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Nested Property Binding

, 12 Sep 2007 CPOL
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Extending the BindingSource component to support nested property binding
Screenshot - Order.jpg

Introduction

I'm currently in the process of developing an object relation mapper for use with Microsoft SQL Server. During this process, I've been faced with a number of challenges related to the fact that I will be working with objects rather than datatables. If you've ever tried binding a datagrid to a list of objects, I'm sure you have come across the problem where you wanted to display properties that are not part of the object type itself.

Example: You have a list of orders, but you would like to display the customer's name and billing address along with the properties belonging to the Order type.

This is normally referred to as nested property binding. Many people create special view objects when this becomes a necessity. I wanted a smoother solution and I wanted it design time. The component I've created derives from Bindingsource and is called ObjectBindingSource. As the name implies, the components are designed to be working with objects and not datasets/datatables. I'm not a great fan when it comes to using datasets in databinding scenarios so this has not been a concern of mine.

Below is a class diagram describing our simple domain model used in this example.

Screenshot - DomainModel.jpg

As you can see from the model, the Order class has a Customer and a DeliveryAddress property. This simple order form allows selecting a customer for the order and displaying customer details using nested property binding. The BillingAddress belongs to the customer and should not be editable here, but the DeliveryAddress is specific to each order and should be editable.

The ITypedList Interface

After some research (on Google and CodeProject), I found out that the ITypedList interface was the thing to inspect. This is a really simple interface although not so simple to implement. Basically what it does is provide a method for you to supply what properties belong to a particular type. I'm not going to talk about how to implement this interface as there are numerous articles on the topic here and on the Internet in general. So I started out creating my own special collection component, implementing IBindingList and what not. It soon became clear that what I really wanted was some kind of bindingsource that supported nested property accessors.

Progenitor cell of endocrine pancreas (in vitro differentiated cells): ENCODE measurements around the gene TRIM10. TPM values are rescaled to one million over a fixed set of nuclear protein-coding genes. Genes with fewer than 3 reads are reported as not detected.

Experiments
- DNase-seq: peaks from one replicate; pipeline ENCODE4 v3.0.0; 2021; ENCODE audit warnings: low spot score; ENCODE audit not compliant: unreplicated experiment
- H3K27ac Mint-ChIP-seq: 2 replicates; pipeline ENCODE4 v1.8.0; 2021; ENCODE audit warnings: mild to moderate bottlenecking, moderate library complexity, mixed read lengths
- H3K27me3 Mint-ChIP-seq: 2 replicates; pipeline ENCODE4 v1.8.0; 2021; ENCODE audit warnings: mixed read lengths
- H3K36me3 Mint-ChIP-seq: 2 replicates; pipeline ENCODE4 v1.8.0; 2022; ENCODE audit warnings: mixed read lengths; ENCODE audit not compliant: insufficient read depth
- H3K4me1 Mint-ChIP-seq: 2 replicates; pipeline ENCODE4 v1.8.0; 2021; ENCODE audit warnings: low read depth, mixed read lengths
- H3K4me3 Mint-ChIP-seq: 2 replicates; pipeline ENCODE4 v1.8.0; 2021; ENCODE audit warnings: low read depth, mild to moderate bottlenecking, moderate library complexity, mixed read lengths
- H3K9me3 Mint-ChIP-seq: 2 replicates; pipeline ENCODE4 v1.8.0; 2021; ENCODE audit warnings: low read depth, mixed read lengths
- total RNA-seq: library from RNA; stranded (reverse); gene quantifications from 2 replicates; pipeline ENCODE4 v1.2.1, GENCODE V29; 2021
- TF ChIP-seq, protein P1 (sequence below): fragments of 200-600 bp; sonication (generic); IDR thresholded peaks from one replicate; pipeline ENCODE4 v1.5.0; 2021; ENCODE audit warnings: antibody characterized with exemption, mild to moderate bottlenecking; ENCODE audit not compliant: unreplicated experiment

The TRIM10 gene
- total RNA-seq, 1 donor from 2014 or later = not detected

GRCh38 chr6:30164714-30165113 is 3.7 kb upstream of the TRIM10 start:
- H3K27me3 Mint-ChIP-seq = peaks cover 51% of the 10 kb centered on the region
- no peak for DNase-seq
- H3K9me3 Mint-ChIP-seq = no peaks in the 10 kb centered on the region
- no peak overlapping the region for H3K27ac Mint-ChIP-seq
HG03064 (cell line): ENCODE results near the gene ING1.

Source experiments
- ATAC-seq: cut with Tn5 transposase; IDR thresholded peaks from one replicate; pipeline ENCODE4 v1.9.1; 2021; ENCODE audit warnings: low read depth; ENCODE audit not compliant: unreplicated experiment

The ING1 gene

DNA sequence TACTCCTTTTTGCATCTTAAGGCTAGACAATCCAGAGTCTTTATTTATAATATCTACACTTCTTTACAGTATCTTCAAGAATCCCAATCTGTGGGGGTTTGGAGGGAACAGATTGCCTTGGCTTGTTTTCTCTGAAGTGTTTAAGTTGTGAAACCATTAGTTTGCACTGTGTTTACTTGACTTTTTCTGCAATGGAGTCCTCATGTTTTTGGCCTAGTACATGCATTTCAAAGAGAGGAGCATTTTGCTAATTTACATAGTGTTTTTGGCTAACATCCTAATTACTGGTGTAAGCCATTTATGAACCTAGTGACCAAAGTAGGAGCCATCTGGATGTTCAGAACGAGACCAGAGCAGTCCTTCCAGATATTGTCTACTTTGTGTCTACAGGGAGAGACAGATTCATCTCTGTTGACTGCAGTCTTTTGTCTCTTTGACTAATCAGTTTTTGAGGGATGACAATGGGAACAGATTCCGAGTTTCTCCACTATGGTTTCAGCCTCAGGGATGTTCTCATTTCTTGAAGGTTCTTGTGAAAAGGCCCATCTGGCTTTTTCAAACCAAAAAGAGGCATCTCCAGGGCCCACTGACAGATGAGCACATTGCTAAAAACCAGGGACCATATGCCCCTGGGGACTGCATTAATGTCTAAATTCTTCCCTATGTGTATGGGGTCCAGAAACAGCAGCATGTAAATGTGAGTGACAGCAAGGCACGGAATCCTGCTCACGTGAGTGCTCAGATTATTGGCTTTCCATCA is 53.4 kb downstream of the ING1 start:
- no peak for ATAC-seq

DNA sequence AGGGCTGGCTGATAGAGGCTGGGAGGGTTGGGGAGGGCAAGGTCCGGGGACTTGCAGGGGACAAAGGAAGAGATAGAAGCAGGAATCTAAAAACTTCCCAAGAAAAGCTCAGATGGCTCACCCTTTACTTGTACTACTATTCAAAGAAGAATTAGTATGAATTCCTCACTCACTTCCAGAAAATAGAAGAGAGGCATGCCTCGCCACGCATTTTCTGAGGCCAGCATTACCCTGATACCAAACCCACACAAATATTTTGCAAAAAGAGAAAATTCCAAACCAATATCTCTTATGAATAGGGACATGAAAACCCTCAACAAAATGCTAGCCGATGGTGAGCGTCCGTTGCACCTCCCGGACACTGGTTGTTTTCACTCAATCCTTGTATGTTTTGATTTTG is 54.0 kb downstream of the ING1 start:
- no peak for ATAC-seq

Extending the Standard BindingSource Component

In order to provide design time databinding there has to be a BindingSource component present (or at least some component implementing IBindingList). With this in mind I started to look into extending the standard bindingsource and implement the support for nested properties. As it turns out BindingSource already implements the ITypedList interface and its methods are there for you to override. I extended the BindingSource with a property called BindableProperties which is a way for the developer to specify what properties should be exposed from this bindingsource. Then all I needed to do was to replace the default implementation with my own taking the BindableProperties into account. The ITypedList.GetItemProperties seems to be called very often by the consumer, so I moved the creation of propertydescriptors out of the method and created the list of descriptors only when something changed like the datasource or the datamember.
There is also another property called AutoCreateObjects which we will discuss in a minute.

GetItemProperties is the most important method in the ITypedList interface and here it is implemented by the BindingSource component and then overridden in the ObjectBindingSource component to provide custom/nested property descriptors.